We enjoy introducing our guests to some of the most beautiful sites in the Mediterranean. With rich cultural and historic significance, intertwined with mythology and local lore, these sites provide visitors with vacation memories to last a lifetime!
The hillside town of Kaş (pronounced CASH) is a charming tourist destination in the Antalya province of Turkey. It seems to cater to the affluent visitor, with more high-end shops, cafes and bars, than we see in some other coastal towns in Turkey. Fortunately, there are strict regulations in place that prohibit businesses from excessive solicitation – creating a pleasant and relaxing atmosphere for tourists wanting to explore the town at their leisure.
With all of its appeal, you’d expect Kaş to be a popular and crowded holiday resort. But two factors may be its saving grace, preventing Kaş from attracting the masses.
- The local beaches are pebbly, rather than sandy.
- The nearest airports are more than 3 hours away. (Kaş is equidistant from Dalaman and Antalya.)
For these reasons, some people fail to see the appeal of the tiny seaside resort town.
Originally named Habesos (or Habesa) by the Lycians, the town’s importance is evident from the number of sarcophagi and rock tombs in the surrounding area. One of the most prominent sarcophagi is the Monument Tomb (also called King’s Tomb) located at the top of Uzun Carsi Caddesi (the old main street of Kaş). Carved from a single block, the tomb’s inscriptions date back to the 4th century BCE.
The port city was overtaken by the Romans during the Hellenistic period and renamed Antiphellos. The 4000-seat limestone theatre on the west side of town was built during this period. Set amongst an olive grove, the well-preserved theatre continues to be the perfect spot for visitors to watch the spectacular Mediterranean sunsets.
As with many cities along the Mediterranean coast, the population of Kaş dropped to near zero at the conclusion of the Turkish War of Independence when the majority of Greek inhabitants abandoned everything to return to their homeland during a population exchange in 1923.
Since 1923, Kaş grew from a virtually abandoned fishing village renowned for the quality of local sponges to the tourist destination of today. Present day Kaş (which means “eyebrow" in Turkish) lies nestled in the 500-meter cliffs leading to the sea. The surrounding hills are filled with greenhouses, the produce of which is sold to visitors from near and far during the popular weekly market held each Friday.
Tightly packed with boats (for fishing, diving and day trips to the nearby Kekova region and Greek island of Meis), the bustling harbour remains the center of life in this coastal town. Brightly colored murals line the wall protecting the harbour from the sea. A small lighthouse stands guard on the top of the harbour wall, guiding sailors back to the safety of the harbour after dark. A large, private marina was built in 2011 to support the growth of private yachting in the region and take some pressure off the public harbour.
Scuba Diving in the Region
Because of the sparkling clear water in the region, Kaş is noted as a scuba diving center of excellence in Turkey. Pleasant water temperatures (reaching nearly 30C late in the season), visibility of up to 40 meters, underwater caves, submerged ruins of ancient civilizations, plane and ship wrecks (including a recreation of the wreck of Uluburun from the late 14th century BC), and plenty of sea life draw dive-loving visitors from around the globe.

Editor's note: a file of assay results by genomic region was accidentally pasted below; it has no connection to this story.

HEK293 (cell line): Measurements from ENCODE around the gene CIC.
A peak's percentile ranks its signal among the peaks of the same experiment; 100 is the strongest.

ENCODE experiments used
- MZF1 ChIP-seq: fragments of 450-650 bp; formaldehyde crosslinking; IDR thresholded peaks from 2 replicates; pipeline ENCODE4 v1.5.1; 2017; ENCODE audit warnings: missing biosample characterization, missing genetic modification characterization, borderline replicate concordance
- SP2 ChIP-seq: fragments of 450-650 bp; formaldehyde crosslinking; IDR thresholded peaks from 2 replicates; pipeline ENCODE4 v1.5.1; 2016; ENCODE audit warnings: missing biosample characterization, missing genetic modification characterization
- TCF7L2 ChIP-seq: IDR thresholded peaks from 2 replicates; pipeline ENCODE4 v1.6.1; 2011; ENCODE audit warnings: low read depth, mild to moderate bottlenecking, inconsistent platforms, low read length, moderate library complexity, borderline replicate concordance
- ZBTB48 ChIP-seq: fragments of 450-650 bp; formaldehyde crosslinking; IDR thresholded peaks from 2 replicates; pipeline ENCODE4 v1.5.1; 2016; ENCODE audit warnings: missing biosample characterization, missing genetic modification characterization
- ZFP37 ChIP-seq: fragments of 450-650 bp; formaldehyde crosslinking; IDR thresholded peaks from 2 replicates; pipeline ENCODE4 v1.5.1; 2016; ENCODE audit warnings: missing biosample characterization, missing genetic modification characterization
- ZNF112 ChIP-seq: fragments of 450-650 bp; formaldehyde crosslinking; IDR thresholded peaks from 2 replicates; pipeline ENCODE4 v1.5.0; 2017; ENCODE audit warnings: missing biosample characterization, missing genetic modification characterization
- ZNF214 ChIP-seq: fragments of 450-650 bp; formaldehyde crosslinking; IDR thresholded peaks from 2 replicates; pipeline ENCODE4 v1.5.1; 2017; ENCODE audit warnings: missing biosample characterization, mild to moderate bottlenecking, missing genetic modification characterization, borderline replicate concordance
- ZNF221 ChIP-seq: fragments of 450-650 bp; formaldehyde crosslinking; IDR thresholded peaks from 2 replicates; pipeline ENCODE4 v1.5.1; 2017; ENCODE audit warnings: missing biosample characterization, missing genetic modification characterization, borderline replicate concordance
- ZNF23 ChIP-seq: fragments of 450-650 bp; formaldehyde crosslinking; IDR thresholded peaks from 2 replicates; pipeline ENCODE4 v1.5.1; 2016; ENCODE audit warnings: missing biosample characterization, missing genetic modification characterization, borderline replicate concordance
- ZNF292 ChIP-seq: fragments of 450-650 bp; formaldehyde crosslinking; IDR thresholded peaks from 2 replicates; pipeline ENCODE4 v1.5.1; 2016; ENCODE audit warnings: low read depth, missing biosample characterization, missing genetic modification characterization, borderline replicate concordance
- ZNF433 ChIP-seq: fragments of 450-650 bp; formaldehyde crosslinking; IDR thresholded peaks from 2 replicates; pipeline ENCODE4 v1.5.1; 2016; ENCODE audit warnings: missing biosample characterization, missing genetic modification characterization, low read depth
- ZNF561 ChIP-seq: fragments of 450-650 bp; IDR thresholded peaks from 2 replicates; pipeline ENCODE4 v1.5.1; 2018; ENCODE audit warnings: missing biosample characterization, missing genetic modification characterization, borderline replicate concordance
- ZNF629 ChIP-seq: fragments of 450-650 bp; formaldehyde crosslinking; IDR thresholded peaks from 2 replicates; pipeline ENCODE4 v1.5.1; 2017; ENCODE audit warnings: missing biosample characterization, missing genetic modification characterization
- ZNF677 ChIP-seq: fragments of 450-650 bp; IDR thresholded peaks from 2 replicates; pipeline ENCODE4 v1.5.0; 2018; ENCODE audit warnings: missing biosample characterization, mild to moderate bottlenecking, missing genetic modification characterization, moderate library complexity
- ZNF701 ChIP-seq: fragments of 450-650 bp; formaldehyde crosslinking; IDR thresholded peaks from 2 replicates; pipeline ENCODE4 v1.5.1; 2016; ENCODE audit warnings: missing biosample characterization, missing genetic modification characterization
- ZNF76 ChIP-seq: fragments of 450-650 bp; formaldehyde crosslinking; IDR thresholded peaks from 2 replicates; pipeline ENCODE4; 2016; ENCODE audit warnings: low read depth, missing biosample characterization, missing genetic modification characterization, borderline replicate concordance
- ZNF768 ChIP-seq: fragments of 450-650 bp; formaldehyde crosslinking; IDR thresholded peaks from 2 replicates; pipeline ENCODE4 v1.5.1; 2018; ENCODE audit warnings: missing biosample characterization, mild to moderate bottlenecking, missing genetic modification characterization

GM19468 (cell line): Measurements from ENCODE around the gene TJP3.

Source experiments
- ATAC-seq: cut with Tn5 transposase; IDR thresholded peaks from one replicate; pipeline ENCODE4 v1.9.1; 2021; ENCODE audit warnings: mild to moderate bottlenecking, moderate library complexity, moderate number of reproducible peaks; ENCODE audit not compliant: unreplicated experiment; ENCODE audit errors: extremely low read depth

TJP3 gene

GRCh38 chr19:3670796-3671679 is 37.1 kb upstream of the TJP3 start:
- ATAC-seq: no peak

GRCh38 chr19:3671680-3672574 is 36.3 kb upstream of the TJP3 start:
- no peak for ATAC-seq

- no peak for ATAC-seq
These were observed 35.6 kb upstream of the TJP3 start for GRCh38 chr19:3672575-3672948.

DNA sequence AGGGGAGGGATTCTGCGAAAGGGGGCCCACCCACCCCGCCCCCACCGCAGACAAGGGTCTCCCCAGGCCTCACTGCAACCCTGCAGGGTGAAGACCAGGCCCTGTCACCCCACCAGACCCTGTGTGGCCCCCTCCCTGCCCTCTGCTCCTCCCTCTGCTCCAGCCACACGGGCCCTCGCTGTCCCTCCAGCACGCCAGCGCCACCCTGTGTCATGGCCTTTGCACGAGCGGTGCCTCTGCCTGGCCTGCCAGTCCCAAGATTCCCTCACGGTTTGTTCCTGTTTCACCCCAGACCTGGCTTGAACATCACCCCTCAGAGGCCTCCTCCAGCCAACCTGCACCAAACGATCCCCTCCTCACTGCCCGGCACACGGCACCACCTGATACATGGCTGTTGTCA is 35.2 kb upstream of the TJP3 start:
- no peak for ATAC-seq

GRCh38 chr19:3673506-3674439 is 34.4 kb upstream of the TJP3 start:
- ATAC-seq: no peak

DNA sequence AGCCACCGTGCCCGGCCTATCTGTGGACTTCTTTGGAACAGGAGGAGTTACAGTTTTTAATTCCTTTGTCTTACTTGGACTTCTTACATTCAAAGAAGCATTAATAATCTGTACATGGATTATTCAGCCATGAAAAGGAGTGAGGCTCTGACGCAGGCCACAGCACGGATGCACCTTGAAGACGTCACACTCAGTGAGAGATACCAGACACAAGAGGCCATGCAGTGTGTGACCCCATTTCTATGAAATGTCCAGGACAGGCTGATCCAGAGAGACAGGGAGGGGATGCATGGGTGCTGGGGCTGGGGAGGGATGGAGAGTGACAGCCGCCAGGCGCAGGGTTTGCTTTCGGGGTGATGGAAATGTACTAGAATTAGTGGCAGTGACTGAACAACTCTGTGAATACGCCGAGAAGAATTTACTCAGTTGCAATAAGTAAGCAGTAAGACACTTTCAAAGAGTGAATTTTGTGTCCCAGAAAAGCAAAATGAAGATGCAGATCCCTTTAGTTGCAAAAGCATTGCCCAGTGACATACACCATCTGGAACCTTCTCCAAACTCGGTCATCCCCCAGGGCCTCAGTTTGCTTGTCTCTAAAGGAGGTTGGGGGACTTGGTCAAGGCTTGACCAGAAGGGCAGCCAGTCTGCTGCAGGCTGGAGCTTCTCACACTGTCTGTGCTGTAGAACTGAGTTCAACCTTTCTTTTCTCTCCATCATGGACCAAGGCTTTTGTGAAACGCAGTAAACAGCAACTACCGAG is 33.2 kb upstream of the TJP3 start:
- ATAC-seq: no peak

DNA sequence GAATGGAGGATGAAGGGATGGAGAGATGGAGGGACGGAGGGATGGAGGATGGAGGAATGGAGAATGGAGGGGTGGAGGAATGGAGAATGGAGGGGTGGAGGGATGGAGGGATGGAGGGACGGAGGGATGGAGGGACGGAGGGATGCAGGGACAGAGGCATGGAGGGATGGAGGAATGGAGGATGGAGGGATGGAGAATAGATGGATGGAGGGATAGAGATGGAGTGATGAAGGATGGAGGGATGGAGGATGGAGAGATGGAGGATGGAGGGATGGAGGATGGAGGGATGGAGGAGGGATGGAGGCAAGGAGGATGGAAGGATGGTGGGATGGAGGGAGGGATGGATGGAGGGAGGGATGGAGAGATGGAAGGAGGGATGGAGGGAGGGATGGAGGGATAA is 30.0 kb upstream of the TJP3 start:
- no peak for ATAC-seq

Most of our guests enjoy spending a few hours exploring Kaş and shopping in the boutiques that line the winding streets, but it is usually the opportunity for scuba driving that gets their hearts racing.
Have you been to Kaş? Have you got photos or information that you'd like included in this article? Please get in touch if you have something to share.
The charming tourist town of Kaş, Turkey is situated amongst the cliffs overlooking the Mediterranean Sea.
Stone carvings on unearthed ruins indicate that the region has been inhabited since at least the 4th century BCE.
Lighthouse at Kaş
The lighthouse on the seawall guides sailors back to safety in the harbour after nightfall.
The Amphitheatre at Kaş
Constructed of limestone mined from local quarries, the Hellenistic amphitheatre can be seen from the sea as we approach Kaş harbour.
The Amphitheatre at Kaş
The Hellenistic amphitheatre in Kaş was built to seat over 4000. Nowadays, visitors sit in the ancient theatre to watch the sunset over the Mediterranean Sea.
The bustling Kaş harbour is filled with boats for fishing, scuba diving, and day trips to nearby Kekova and the Greek island of Meis.
Scuba Diver's Paradise
With sparkling clean water allowing for visibility of up to 40 meters, the region is a scuba divers paradise.
An Upscale Shopping Experience
High end shops line the streets of Kaş, and the strict ´no solicitation´ rules mean visitors can explore (and shop) without pressure normally felt in Turkish tourist towns.
The Amphitheatre at Kaş
The well-preserved Hellenistic amphitheatre sits in an olive grove on the west side of town.
Additional information about Kaş, Turkey
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